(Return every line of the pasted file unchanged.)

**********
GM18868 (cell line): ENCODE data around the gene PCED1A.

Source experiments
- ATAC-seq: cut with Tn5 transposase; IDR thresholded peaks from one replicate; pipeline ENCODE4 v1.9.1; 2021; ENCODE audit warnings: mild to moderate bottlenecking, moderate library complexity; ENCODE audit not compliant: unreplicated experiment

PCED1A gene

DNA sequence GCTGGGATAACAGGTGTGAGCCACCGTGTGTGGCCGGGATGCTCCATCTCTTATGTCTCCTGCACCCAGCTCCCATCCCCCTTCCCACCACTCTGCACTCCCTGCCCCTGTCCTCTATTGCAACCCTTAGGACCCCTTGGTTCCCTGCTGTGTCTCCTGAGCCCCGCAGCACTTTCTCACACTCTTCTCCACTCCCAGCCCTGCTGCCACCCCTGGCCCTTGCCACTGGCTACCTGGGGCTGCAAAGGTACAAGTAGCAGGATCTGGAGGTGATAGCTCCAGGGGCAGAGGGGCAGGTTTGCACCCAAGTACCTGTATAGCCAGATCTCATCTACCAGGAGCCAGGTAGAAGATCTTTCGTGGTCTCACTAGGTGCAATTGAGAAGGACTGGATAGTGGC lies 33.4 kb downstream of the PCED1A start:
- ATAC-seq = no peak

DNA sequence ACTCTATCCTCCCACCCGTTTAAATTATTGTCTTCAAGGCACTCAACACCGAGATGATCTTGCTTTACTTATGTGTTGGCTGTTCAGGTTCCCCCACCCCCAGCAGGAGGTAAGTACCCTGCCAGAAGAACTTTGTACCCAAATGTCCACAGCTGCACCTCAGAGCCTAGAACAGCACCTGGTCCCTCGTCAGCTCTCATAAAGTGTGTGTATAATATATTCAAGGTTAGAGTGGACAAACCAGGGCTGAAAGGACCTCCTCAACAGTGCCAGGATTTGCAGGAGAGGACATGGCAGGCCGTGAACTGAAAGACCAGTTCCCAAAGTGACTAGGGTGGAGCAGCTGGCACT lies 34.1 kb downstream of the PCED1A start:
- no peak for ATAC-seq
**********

GM18868 (cell line): ENCODE data around the gene PCED1A.

Source experiments
- ATAC-seq: cut with Tn5 transposase; IDR thresholded peaks from one replicate; pipeline ENCODE4 v1.9.1; 2021; ENCODE audit warnings: mild to moderate bottlenecking, moderate library complexity; ENCODE audit not compliant: unreplicated experiment

PCED1A gene

DNA sequence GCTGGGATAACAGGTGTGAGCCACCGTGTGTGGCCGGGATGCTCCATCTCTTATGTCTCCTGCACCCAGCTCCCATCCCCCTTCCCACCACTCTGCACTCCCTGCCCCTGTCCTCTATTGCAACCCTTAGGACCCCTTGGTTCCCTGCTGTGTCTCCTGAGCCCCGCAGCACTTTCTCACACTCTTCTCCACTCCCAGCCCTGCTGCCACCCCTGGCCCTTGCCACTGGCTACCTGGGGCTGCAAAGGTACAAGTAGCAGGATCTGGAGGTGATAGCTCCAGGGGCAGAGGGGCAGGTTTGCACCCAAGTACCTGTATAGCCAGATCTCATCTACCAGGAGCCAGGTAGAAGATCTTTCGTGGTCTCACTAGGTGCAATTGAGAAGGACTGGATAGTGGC lies 33.4 kb downstream of the PCED1A start:
- ATAC-seq = no peak

DNA sequence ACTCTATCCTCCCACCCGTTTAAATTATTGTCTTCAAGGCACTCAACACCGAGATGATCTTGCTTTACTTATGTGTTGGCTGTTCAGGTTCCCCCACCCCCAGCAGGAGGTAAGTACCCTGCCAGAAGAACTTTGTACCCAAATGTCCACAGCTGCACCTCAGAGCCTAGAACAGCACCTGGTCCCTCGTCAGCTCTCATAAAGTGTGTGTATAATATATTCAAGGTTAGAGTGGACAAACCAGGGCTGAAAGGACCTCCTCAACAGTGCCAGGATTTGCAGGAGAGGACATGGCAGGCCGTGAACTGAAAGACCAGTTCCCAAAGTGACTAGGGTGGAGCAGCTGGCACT lies 34.1 kb downstream of the PCED1A start:
- no peak for ATAC-seq